A new tech startup that produces facial recognition camera systems tied to Facebook tagged photos, plans to offer the technology to more traditional physical stores so they could offer you appropriate deals as you enter their business. That’s great for stores who want to have more targeted information about you, based on a bit of

Interconnection of Gauss with Stuxnet, Duqu & Flame

Last week, reports of a new malware named Gauss emerged, a complex threat that has attracted a lot of media attention due to its links to Stuxnet and Flame and its geographical distribution.  Since ESET has added detection for this threat, we are seeing geographical distribution of detection reports similar to those detailed by Kaspersky.

Win32/Gataka banking Trojan – Detailed analysis

Win32/Gataka is an information-stealing banking Trojan that can read all of your web traffic and alter the balance displayed on your online banking page to hide fraudulent transfers. It exhibits a modular architecture similar to that of SpyEye, where plugins are required to achieve most of the malware functionality. In our previous blog post, we

Dorifel/Quervar: the support scammer's secret weapon

The threat of the Dorifel/Quervar malware spreading in the Netherlands is being used by telephone scammers to trick local PC users into paying for ‘protection’.

Blizzard Entertainment hacked this time for real (lessons learned)

In May we read that game maker Blizzard, developer of a series of popular games including World of Warcraft, Diablo III and Starcraft, was hacked, but that turned out to just be individual compromised accounts from some of its users. Now we read, from Blizzard itself rather than a third party, that they have been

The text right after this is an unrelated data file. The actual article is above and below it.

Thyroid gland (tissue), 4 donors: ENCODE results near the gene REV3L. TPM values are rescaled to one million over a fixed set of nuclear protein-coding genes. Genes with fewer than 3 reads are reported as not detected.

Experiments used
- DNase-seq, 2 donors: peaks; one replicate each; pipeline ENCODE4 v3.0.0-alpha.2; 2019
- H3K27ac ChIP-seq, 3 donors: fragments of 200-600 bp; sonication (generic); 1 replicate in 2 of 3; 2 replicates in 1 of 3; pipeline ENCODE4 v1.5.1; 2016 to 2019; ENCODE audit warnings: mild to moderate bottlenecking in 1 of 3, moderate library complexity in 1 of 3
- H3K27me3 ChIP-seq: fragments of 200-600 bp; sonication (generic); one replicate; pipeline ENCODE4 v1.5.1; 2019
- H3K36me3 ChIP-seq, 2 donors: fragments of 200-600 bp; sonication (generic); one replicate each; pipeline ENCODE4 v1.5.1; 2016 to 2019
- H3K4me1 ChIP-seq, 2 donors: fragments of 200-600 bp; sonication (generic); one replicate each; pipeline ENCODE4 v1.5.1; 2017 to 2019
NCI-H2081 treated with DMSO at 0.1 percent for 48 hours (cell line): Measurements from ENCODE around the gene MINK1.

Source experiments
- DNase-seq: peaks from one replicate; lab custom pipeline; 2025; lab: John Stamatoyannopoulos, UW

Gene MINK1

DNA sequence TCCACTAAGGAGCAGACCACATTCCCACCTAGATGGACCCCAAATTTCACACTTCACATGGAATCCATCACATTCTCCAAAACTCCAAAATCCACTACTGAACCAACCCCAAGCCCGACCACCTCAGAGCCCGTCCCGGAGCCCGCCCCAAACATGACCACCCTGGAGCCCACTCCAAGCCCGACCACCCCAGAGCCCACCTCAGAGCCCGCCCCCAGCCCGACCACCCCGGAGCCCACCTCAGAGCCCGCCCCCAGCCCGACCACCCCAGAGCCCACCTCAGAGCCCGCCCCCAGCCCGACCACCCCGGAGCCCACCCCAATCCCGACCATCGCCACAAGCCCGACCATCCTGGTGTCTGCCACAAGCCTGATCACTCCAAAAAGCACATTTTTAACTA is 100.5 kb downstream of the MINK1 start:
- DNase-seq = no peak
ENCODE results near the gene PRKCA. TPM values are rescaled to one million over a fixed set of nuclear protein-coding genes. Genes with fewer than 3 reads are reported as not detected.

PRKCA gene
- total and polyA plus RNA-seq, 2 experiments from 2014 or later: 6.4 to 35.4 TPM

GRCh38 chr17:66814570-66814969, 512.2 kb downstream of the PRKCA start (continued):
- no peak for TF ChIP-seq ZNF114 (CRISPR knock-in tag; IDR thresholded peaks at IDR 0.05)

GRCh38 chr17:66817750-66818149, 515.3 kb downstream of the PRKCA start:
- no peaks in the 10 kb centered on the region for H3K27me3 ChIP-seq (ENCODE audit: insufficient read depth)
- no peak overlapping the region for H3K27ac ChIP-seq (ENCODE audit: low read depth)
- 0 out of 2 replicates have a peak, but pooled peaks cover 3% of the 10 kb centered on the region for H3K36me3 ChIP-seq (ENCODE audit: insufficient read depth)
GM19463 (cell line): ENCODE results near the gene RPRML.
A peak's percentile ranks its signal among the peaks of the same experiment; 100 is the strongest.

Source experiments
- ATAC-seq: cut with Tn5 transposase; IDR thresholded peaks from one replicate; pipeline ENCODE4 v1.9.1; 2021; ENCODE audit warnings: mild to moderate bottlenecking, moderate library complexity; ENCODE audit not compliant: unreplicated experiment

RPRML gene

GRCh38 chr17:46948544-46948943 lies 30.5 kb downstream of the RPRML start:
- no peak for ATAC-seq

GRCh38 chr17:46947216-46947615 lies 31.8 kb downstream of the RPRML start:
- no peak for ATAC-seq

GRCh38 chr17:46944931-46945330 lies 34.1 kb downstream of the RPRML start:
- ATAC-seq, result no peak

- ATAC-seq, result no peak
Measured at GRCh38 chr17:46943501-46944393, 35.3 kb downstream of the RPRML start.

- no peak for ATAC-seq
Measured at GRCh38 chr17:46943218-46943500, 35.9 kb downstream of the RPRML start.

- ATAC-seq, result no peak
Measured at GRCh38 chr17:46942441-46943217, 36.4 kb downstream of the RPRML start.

Authentication attacks: Apple, Amazon, iCloud, Google, anything with a password

Sharing details of the hack that “wiped his life” has earned Mat Honan a place in the annals of information system security; the specific inter-dependence of flawed authentication systems that cost him so dearly–encompassing Apple, iCloud, Amazon.com, Gmail and more–would probably still exist if Mat had not gone public. Wired has the full story here

Support Scammer Anna’s CLSID confusion

Scammer Anna claims to be from Global PC Helpline, and certainly that site seems to be confused about what it is and where it operates from.

Foxxy Software Outfoxed?

Part of my daily routine here at ESET is to inspect URLs for new trends and malware campaigns identified by our systems. A couple of weeks ago I noticed a group of URLs with a similar pattern. When I investigated further, I found out that the URLs pointed to copies of legitimate web sites with

Misusing VERIFY (and other support scam tricks)

After Event Viewer, ASSOC, INF, PREFETCH and Task Manager, it seems that VERIFY is the latest system utility to be misused by PC tech support scammers.

Mac OSX/iOS hacks at Blackhat – are scammers setting their sights?

For years scammers and hackers  focused largely on Windows x86-based platforms, in many ways because that’s where the bulk of the users were. But times change, and new targets emerge. At Blackhat and Defcon last week we saw a flurry of talks on Mac OSX/iOS security,  trying to illuminate possible chinks in the armor. From